We can move the needle toward love and it is this pursuit that is what life is really about.


“I’ll be 100”

I had two important conversations last week.

One was like a perfect glass of orange juice on a Saturday morning, glazed with pulp and fine laughter too. My Sunday small group sat comfortably in a circle, grazing on hummus-infused sandwiches and crunchy tortilla chips when one of my newer friends remarked, “I’ll be 100,” before sharing an innate part of her life. She meant that she would be transparent, honest, with a bit of “you get what you get.” Grinning all around, our discussion was real, or “100” and it always is there in our little church family. It has been the expectation set and the expectation that has continued; we share life.

Days prior, I had the other talk, only this one was a far cry from OJ; instead it was more like a sloshy, artificial, lukewarm 7-Eleven slushie; a hot mess.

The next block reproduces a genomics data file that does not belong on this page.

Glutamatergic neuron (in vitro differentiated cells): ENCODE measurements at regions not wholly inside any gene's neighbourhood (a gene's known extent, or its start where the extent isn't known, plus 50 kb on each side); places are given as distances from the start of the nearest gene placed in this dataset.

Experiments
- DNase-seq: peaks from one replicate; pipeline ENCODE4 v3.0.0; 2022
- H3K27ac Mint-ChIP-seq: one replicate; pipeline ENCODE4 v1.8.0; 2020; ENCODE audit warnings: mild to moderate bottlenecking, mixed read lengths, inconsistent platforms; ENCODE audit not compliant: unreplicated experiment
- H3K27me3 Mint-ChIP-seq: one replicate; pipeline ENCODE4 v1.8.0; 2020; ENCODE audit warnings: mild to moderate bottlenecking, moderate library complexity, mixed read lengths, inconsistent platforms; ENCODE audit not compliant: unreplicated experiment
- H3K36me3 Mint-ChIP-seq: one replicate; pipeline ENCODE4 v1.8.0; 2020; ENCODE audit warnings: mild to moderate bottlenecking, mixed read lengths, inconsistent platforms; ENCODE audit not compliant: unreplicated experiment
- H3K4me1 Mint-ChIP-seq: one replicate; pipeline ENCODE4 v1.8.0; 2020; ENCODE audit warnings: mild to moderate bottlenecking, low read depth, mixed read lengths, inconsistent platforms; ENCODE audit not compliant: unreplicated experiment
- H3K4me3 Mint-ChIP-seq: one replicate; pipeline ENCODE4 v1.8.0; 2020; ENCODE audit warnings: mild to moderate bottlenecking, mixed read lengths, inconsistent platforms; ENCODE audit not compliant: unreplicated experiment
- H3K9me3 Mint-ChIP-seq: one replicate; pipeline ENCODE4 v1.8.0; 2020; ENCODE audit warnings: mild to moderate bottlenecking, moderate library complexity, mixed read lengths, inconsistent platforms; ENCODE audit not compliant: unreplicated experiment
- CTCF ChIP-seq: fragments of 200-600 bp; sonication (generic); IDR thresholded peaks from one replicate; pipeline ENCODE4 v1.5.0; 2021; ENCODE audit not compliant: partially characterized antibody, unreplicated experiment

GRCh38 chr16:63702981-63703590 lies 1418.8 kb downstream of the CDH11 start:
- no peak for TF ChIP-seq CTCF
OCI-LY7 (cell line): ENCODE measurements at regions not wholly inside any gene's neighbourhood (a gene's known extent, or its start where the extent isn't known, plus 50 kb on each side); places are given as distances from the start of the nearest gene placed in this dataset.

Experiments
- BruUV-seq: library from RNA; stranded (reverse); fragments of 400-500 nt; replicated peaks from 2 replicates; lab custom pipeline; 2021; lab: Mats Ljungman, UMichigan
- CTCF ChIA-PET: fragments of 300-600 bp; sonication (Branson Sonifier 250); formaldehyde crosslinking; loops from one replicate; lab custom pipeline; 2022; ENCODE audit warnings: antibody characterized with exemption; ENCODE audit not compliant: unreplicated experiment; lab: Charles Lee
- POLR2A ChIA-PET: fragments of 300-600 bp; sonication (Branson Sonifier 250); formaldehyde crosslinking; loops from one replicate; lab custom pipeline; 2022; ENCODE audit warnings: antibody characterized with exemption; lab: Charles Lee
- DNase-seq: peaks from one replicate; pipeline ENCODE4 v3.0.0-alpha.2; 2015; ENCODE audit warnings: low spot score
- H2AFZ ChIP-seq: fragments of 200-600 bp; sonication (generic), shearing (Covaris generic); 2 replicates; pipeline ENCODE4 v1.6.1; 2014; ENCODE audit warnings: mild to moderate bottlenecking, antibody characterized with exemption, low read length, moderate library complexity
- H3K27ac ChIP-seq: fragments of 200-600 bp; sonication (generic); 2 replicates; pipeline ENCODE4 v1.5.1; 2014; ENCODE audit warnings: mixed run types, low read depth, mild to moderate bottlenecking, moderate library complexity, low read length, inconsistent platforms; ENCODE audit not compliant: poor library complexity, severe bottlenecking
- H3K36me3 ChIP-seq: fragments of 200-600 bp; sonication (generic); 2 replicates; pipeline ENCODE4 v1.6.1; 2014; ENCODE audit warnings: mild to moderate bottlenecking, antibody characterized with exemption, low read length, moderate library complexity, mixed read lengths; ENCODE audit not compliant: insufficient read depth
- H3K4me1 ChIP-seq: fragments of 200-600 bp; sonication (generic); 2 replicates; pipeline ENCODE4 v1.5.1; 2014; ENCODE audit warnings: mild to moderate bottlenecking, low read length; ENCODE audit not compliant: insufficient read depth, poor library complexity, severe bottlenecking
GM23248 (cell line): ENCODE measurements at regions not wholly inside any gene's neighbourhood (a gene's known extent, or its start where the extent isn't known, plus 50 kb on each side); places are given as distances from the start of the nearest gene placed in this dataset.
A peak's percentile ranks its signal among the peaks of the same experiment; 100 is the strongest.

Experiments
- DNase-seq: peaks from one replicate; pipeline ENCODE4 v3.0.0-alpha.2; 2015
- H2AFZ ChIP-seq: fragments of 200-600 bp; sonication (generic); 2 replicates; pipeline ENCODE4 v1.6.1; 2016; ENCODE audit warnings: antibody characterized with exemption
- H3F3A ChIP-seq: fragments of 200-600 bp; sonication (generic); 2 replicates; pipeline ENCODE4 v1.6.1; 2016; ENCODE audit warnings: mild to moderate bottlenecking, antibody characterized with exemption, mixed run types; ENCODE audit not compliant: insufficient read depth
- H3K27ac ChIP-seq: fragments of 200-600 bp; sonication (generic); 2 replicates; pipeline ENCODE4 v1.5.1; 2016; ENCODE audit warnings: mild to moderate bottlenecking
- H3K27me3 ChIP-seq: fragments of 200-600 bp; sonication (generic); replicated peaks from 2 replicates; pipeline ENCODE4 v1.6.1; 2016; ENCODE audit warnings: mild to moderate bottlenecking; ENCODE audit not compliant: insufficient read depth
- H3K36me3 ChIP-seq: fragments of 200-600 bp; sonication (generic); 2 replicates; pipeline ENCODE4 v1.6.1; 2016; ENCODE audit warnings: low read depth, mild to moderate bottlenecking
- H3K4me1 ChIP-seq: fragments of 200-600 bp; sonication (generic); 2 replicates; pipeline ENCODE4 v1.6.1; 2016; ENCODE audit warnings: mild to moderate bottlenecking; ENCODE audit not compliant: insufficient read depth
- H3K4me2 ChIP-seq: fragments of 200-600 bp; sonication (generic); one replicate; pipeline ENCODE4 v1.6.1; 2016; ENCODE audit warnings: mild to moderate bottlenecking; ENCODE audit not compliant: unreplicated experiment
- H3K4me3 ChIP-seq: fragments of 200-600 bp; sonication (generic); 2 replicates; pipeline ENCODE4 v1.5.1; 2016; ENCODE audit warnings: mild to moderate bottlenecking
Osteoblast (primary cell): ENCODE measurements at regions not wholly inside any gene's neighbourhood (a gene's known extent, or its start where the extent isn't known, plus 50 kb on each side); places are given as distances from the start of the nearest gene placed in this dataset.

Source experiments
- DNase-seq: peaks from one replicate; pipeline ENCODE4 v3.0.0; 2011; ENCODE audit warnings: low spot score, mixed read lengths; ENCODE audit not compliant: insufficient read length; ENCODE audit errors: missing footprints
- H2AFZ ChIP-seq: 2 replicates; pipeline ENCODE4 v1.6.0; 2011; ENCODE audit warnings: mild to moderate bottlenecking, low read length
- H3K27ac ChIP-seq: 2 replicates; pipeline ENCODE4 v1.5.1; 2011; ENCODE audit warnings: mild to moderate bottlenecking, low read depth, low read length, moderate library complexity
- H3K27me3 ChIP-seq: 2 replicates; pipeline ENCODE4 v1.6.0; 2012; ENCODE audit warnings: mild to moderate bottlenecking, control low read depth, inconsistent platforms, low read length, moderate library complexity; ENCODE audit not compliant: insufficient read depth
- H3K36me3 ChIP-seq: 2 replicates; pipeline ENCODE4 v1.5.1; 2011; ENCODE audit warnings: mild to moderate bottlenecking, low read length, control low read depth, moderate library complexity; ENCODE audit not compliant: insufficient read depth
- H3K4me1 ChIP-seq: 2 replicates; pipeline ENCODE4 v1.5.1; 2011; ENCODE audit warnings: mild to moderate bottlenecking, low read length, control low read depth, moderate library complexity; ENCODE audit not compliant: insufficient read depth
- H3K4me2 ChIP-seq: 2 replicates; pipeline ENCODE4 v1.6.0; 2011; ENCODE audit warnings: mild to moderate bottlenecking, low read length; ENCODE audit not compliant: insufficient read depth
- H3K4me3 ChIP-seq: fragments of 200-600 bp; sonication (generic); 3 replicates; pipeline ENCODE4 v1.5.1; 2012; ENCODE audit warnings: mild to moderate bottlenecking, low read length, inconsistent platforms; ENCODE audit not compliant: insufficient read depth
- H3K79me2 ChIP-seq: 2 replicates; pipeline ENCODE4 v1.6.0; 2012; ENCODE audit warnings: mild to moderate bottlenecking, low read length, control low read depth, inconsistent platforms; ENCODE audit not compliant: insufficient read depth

We, this person I trusted and myself, sat at the coffee brown high stools of a local Starbucks nervously grasping our warm cups of Americano. Pursing my lips, I waited. He told me of his appreciation of my “courage” to share my story with him but that ultimately, the revelation was not enough for us to, well, frankly, stay together.

A melting slushie is even worse as the flavor dissipates and becomes diluted with water, and this exchange was not different.

I’m going to be “100” here and write this because it needs to be written.

The details do not matter but it was painful; it was rejection.

If you have shared your story; your truth; your experiences; your heart; your struggles; your secrets and you have been rejected, I am sorry.

I am sorry because that is the last thing we should be doing. As neighbors or family, or friends, or within any kind of community, acceptance, mercy, and love no matter what is both the pinnacle and foundation of relationship.

Personally, I have seen enough of the opposite of these kinds of reactions and it is time we move intentionally in a different direction.

I shared my past. My past is full – isn’t that typically the case for any human, for all of us?

Try this. Go walking down your street, turn the corner, look around. The people you skim over? They have been through something. That’s the truth and there isn’t any other way around it. The life we build, the things we go through – it makes us who we are.